Ninety-nine years ago, at the eleventh hour, the guns fell silent.
The war to end all wars was over and, as the world dragged itself from the ruins, people in Britain were already trying to find a way to remember the million British men slaughtered. They decided on the red poppies that grew between the trenches and immortalised John McCrae’s poem.
According to a Consumer Intelligence survey almost one-in-three under 25s refuse to wear poppies, many saying that they felt bullied into wearing them. Others said they disagreed with the poppies’ message and would wear a white poppy instead.
The white poppy isn’t a new phenomenon. It was first introduced in 1933 by pacifist groups as a way to honour all victims of war regardless of country and has grown in use since Iraq.
Everyone knows the deal with a red poppy. The money goes to The Legion and from there to members of the UK military, current and former, and their families. Do they know where it goes for a white one?
According to the Peace Pledge Union (PPU), the organisation that distributes them, anything above the cost of making the poppies goes “to fund our education work.” Namely that war, even one of national survival, can never be justified and should never be fought no matter what. Someone should have told the Nazis, that’d have sent them packing.
So where do the veterans fit in? Oh, they don’t? None of the money goes to actually supporting those victims of war they say they want to remember? Well, I suppose taking a stand against the insidious militarisation of British education is a much better cause than preventing former soldiers ending up homeless.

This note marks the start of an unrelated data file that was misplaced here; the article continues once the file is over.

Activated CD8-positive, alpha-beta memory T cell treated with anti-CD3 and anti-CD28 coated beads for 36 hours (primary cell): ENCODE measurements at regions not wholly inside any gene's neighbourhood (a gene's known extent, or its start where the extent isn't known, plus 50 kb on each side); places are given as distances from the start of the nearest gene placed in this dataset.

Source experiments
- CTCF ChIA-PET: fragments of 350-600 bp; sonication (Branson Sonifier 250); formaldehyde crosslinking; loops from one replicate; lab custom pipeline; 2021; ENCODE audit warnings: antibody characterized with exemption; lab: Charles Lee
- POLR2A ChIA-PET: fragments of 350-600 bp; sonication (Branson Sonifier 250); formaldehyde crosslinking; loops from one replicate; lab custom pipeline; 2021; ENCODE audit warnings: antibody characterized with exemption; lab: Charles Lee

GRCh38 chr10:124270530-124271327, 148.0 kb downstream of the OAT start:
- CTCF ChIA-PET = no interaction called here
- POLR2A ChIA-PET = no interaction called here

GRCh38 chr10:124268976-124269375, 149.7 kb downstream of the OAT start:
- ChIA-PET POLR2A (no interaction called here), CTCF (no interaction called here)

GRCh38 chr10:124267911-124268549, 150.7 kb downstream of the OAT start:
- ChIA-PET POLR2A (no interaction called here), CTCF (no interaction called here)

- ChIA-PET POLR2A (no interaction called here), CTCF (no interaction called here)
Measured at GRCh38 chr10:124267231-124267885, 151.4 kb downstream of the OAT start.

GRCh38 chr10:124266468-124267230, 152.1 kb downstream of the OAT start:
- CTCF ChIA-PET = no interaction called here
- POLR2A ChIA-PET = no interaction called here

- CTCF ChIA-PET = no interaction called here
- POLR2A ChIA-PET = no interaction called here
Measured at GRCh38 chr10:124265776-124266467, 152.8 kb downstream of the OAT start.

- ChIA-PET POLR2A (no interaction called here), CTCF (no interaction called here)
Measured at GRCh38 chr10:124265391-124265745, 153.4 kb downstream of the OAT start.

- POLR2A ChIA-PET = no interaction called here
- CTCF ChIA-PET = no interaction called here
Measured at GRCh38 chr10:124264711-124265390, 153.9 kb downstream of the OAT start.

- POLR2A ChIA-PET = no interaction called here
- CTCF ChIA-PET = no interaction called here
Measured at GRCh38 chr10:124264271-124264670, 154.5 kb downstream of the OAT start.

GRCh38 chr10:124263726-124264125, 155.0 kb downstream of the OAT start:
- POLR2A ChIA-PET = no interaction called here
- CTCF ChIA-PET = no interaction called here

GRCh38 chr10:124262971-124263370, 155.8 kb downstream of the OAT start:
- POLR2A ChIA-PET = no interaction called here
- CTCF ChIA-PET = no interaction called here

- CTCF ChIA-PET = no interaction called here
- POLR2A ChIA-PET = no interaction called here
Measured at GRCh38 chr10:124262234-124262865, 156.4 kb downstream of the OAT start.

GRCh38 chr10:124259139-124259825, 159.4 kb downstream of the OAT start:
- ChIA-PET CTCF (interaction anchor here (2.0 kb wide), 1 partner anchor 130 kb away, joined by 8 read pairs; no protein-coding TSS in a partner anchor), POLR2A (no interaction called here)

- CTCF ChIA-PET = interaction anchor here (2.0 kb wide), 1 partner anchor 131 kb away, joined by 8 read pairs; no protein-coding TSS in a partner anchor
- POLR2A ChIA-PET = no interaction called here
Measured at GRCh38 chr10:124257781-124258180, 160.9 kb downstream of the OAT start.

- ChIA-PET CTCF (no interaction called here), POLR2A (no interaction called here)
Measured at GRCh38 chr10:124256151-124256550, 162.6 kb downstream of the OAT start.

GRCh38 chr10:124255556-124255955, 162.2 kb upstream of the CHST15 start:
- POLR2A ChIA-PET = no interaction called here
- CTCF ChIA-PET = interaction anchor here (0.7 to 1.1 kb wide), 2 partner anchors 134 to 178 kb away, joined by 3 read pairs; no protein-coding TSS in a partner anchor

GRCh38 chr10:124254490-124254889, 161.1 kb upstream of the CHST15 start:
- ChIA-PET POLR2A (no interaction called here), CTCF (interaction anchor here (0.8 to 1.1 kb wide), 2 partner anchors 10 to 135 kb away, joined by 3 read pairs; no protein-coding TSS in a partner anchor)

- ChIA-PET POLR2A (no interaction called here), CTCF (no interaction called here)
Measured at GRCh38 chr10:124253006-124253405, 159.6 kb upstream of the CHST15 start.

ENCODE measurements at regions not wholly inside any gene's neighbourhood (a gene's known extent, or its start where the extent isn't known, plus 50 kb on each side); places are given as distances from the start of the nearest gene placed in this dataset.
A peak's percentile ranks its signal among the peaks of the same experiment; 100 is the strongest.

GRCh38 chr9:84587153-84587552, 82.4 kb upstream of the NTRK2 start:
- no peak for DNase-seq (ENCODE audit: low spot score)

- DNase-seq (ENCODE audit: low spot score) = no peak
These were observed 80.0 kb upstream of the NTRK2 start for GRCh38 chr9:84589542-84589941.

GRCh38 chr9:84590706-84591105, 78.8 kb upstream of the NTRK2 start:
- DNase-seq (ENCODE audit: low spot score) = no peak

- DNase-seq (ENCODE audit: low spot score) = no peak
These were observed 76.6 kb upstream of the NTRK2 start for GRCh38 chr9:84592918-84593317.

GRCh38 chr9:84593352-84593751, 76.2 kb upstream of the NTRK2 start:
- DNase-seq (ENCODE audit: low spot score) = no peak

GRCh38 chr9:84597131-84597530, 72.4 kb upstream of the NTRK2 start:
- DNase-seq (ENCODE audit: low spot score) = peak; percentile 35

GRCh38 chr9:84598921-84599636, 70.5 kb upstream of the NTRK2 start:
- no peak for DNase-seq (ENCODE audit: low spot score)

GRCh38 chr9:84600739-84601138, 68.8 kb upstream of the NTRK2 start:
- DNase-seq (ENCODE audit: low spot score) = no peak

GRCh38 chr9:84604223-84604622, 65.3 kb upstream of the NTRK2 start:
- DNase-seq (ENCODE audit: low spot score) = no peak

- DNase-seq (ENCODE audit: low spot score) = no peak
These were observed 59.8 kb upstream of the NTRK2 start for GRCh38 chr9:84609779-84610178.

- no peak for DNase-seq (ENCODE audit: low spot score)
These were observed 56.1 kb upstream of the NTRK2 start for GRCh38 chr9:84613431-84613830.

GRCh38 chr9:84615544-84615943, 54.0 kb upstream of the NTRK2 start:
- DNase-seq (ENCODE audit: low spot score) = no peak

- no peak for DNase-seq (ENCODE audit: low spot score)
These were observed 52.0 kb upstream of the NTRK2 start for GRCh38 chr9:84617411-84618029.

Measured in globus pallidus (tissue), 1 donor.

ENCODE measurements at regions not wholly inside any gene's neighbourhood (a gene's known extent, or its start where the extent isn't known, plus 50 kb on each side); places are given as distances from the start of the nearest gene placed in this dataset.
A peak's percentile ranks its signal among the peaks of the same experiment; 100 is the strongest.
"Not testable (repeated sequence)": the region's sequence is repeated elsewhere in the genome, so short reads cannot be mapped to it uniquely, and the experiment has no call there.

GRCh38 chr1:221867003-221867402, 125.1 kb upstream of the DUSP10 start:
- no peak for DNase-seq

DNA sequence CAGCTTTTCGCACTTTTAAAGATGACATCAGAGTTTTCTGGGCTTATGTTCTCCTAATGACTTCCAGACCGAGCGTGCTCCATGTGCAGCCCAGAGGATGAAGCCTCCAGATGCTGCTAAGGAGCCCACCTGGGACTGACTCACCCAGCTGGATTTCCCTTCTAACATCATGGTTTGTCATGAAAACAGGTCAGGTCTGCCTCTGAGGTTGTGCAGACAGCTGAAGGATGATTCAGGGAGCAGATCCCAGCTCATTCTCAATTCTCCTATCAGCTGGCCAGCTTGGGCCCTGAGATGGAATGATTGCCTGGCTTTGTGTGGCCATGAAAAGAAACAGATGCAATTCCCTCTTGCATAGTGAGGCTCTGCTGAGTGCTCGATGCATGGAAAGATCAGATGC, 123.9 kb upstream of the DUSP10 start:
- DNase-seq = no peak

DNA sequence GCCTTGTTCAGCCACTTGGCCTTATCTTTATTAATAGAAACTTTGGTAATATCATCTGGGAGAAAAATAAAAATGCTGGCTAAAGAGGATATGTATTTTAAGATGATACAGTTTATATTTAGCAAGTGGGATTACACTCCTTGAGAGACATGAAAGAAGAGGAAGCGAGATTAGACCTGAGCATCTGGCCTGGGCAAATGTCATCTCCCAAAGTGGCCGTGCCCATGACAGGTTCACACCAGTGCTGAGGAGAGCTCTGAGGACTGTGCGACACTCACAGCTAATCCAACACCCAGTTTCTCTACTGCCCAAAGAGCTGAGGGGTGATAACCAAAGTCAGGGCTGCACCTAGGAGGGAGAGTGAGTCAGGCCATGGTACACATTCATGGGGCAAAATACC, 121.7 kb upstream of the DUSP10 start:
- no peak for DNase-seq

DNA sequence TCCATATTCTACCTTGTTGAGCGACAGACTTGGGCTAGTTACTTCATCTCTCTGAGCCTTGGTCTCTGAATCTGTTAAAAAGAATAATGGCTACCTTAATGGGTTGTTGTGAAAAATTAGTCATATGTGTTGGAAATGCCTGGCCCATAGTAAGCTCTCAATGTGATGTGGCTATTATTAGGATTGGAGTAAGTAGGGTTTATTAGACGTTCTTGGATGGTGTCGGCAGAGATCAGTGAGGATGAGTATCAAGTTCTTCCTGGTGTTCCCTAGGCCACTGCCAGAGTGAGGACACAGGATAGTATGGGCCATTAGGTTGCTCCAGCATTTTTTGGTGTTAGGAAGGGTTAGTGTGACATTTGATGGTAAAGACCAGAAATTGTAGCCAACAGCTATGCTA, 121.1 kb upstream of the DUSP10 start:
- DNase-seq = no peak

A common reason given to wear the white poppy is the notion that red ones somehow celebrate and romanticise war.
Anyone who has ever been to the Menin Gate, walked the beaches of Dunkirk or seen the rows of white crosses in Normandy know better. War is unavoidable, but it cannot ever be glorious. As the last survivor of World War One said: “War is organized murder, and nothing else.”
If you think that the colour of a paper flower you wear once a year takes a stand against “the glorification of war” by red poppies, that’s fine. If you think it represents a purely British view of war that excludes other cultures, even though the poppy is worn just about everywhere in the commonwealth to remember our own dead, that’s fine too. It is your right to wear and say whatever you want.
But don’t fool yourself into thinking you aren’t taking help away from a part of society that deserves it most.